However, experts interviewed suggested that the chronic results of sleep deprivation can be just as dangerous as the short-term consequences. In particular, Kryger highlighted weight gain, cardiovascular disease, hypertension and psychological risks, including increased chances of developing a mood disorder.
Won said that those who routinely deprive themselves of sleep often have lower life expectancies than those who maintain healthier schedules, adding that sleep-deprived students also run the serious risk of sleep attacks: intermittent, uncontrollable episodes of falling asleep during the daytime. She added that because the longer-term effects of sleep deprivation often do not appear until later in life, it is easier for college-aged students to compensate for lack of sleep while they are young.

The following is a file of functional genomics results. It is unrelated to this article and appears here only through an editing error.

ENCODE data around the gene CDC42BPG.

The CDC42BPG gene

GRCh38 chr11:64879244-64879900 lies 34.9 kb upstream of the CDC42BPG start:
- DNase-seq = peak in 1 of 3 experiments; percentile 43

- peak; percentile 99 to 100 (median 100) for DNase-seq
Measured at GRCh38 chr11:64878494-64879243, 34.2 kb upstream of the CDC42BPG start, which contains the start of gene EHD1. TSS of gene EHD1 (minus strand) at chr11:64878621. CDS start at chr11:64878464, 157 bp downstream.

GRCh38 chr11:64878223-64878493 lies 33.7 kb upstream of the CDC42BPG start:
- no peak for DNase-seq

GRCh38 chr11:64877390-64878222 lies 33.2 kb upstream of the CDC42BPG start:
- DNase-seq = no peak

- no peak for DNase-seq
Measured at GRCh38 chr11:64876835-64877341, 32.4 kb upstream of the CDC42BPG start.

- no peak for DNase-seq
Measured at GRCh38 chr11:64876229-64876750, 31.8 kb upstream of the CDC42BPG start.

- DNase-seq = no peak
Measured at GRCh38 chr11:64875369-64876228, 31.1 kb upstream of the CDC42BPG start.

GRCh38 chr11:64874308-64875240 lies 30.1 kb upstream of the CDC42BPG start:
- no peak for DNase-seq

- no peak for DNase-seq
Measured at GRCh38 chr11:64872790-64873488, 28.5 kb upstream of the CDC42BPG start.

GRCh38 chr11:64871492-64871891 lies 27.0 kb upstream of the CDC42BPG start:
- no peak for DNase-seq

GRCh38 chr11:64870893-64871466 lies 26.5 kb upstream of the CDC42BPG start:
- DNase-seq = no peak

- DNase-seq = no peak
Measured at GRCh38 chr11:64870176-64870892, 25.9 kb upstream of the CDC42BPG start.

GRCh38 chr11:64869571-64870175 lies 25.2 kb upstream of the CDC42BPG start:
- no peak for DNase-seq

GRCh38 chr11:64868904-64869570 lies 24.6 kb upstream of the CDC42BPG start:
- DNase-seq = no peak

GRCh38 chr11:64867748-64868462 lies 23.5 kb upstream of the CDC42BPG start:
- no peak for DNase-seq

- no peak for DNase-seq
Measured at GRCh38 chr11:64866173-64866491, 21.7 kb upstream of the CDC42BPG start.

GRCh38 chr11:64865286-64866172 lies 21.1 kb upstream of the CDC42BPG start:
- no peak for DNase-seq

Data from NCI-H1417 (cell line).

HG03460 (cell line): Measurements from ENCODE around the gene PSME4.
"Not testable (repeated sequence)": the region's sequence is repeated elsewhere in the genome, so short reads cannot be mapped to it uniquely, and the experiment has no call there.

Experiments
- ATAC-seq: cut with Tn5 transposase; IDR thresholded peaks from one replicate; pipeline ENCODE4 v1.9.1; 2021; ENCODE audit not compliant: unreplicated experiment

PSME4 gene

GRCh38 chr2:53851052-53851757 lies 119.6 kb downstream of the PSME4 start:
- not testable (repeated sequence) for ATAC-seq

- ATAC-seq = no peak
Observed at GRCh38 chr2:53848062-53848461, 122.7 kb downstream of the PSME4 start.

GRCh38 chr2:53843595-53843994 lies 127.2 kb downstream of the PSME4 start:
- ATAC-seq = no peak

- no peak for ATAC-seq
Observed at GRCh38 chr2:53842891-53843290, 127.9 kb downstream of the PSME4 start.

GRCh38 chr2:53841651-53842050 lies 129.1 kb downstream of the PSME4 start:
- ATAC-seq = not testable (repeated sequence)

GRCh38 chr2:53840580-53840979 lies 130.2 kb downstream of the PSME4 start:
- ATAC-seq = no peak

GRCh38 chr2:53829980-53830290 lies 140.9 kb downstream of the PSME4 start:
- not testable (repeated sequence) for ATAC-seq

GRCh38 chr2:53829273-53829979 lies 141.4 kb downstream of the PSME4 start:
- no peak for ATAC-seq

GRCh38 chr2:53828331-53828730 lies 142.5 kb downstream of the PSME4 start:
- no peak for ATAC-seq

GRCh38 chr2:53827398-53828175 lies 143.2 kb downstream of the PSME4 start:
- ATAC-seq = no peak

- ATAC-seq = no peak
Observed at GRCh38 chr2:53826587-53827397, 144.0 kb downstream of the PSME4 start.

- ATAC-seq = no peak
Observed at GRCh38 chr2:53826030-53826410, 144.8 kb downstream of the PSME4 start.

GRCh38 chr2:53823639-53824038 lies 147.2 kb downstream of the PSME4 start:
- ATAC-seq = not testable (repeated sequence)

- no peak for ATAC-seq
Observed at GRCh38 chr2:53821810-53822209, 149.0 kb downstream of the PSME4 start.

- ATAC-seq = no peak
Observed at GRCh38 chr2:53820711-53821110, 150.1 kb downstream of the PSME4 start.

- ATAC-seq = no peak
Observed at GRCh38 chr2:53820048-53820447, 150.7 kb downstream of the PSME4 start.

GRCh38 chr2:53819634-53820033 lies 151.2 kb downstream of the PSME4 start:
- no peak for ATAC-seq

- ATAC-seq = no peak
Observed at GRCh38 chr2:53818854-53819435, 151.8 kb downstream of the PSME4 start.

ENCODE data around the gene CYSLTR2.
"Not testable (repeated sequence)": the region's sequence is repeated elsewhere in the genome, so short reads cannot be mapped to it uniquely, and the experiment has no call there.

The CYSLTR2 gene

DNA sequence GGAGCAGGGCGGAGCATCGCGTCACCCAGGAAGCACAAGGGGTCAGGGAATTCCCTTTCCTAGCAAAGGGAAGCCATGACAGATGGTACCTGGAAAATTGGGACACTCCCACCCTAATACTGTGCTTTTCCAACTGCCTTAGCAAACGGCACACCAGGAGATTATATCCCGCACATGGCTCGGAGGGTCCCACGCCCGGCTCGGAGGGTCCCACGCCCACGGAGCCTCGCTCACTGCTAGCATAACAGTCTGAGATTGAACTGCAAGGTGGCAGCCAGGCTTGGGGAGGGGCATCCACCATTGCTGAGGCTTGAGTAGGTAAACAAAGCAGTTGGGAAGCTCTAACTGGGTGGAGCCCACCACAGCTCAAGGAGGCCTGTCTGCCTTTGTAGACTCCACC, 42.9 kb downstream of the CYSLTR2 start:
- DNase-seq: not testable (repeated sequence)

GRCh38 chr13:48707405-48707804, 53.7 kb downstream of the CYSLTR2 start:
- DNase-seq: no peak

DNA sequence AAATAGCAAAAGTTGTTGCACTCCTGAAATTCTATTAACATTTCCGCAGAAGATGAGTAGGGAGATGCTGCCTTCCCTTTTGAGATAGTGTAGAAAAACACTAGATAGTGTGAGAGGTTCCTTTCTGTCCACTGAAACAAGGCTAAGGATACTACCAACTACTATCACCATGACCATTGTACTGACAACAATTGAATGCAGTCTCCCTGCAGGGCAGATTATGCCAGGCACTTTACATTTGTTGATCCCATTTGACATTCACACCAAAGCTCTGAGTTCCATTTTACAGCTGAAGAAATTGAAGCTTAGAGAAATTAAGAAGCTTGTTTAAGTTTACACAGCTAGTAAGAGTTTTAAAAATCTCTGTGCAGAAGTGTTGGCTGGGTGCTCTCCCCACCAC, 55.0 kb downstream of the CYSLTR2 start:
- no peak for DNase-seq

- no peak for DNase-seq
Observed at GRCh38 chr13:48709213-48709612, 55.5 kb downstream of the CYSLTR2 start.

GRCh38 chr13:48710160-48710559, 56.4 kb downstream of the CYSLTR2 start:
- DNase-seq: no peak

Rafael Pelayo, a Stanford University School of Medicine professor who co-teaches a popular undergraduate course titled “Sleep and Dreams” at the university in Palo Alto, said the mixture of sleep deprivation with other potentially dangerous activities on college campuses, such as alcohol and drug abuse, is a further cause for concern.
“When people are sleep deprived they are more prone to effects of alcohol,” Pelayo said. “Sleep deprivation will augment the effects of alcohol. So if [college students] have been staying up late during the week and want to celebrate at the weekend, then you’re compounding [the effects of] sleep deprivation and alcohol.”
Indeed, while alcohol is well known to accelerate the onset of sleep, its metabolization by the body actually decreases sleep quality. Alcohol reduces cycles of deeper sleep and Rapid Eye Movement sleep, prolonging lighter sleep from which one can be easily woken. REM sleep has been shown to be important to memory consolidation and development.